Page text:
Coveney says housing of Ukrainian refugees will put Irish society under pressure

Simon Coveney said we need to respond as we are seeing "the tragedy of history" unfolding before our eyes.
Coveney says housing of Ukrainian refugees will put Irish society under pressure

James Cox

The Minister of Foreign Affairs has said the housing of Ukrainian refugees is going to put Irish society under pressure.

Around 18,000 refugees have arrived here and the process of moving people into accommodation pledged by Irish people is underway.

However, concern has been expressed about how Ireland will be able to accommodate those fleeing Ukraine, while in the grips of a domestic housing crisis.

Simon Coveney said we need to respond as we are seeing "the tragedy of history" unfolding before our eyes.

"This is going to put Irish society under pressure, but it is something that we need to respond to. Unfortunately we are seeing the tragedy of history unfolding before our eyes, and Ireland needs to be part of showing generosity and a humanitarian response to a country that is being devastated at the moment."

Mr Coveney added: "They are Europeans just like we are, and we need to play our part, as indeed other European countries are doing."

Localised forums to coordinate responses to the Ukrainian refugee crisis are being established throughout Ireland.

The Government announced that each local authority in the country will establish a community response forum to help organise efforts to accommodate and support the thousands of Ukrainians arriving.

The model is similar to that which was used at the outset of the Covid-19 pandemic to help coordinate the work of community and voluntary groups.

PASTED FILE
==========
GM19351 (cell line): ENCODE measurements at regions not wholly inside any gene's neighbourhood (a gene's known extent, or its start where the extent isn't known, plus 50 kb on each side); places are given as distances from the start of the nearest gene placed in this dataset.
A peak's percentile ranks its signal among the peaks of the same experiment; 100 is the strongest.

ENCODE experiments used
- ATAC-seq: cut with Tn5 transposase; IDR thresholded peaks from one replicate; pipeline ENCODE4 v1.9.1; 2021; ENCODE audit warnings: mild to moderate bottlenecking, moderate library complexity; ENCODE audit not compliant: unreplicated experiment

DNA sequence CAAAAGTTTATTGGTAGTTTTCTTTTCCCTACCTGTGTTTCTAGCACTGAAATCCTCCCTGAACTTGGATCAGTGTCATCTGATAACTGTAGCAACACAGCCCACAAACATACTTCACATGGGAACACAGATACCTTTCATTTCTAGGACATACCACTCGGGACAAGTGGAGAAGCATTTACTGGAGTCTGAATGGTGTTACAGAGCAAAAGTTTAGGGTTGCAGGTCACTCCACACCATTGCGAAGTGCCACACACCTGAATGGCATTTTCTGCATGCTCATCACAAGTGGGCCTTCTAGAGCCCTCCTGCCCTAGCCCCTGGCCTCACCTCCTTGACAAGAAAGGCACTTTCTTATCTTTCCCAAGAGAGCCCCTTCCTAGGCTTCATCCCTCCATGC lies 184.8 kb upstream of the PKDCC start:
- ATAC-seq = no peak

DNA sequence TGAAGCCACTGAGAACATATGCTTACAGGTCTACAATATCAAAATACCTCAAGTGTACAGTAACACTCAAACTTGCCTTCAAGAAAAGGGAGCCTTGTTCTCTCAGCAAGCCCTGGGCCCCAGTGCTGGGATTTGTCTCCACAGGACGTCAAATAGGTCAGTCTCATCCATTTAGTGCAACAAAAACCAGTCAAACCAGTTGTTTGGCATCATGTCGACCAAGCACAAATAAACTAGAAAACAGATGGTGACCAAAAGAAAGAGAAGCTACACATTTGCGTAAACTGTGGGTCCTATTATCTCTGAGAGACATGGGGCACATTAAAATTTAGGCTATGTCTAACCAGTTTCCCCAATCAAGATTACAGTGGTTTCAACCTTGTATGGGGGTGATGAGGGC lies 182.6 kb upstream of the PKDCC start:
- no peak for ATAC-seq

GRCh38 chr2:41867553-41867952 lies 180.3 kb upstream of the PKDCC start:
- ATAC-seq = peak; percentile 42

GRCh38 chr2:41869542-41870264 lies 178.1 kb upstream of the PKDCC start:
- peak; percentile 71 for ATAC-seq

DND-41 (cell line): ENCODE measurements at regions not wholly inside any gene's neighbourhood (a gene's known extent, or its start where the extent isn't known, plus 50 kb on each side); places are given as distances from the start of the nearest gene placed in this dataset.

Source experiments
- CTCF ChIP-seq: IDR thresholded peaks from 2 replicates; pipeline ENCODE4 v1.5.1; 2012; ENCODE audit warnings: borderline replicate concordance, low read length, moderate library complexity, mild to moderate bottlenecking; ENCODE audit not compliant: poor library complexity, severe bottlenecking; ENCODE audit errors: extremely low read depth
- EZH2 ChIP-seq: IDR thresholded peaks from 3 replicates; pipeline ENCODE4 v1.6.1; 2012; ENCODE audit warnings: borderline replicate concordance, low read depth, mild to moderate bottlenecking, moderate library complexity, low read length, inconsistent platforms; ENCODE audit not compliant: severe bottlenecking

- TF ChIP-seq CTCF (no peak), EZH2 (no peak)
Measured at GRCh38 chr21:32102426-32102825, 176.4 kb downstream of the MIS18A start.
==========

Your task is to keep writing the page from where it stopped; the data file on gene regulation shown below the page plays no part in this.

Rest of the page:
Ukrainian authorities have accused departing Russian forces of committing war crimes and leaving behind a “scene from a horror movie”.

Bodies with bound hands, close-range gunshot wounds and signs of torture lay scattered across a city on the outskirts of Kyiv after Russian soldiers withdrew from the area.

War crimes

As images of the bodies — of people whom residents said were killed indiscriminately — began to emerge from Bucha, a slew of European leaders condemned the atrocities and called for tougher sanctions against Moscow.

Minister for Children Roderic O'Gorman said the scenes coming out of liberated territories are horrifying.

He added that international investigators must be allowed into these areas to gather evidence for war crime trials.

"I think they confirm our worst fears about what we felt might be happening in territory occupied by the Russian army, and I think it's absolutely essential that the International Criminal Court is rapidly given access to these sites, to these towns, where bodies are lying in the streets, where mass graves are present, and they're given that opportunity to gather evidence."

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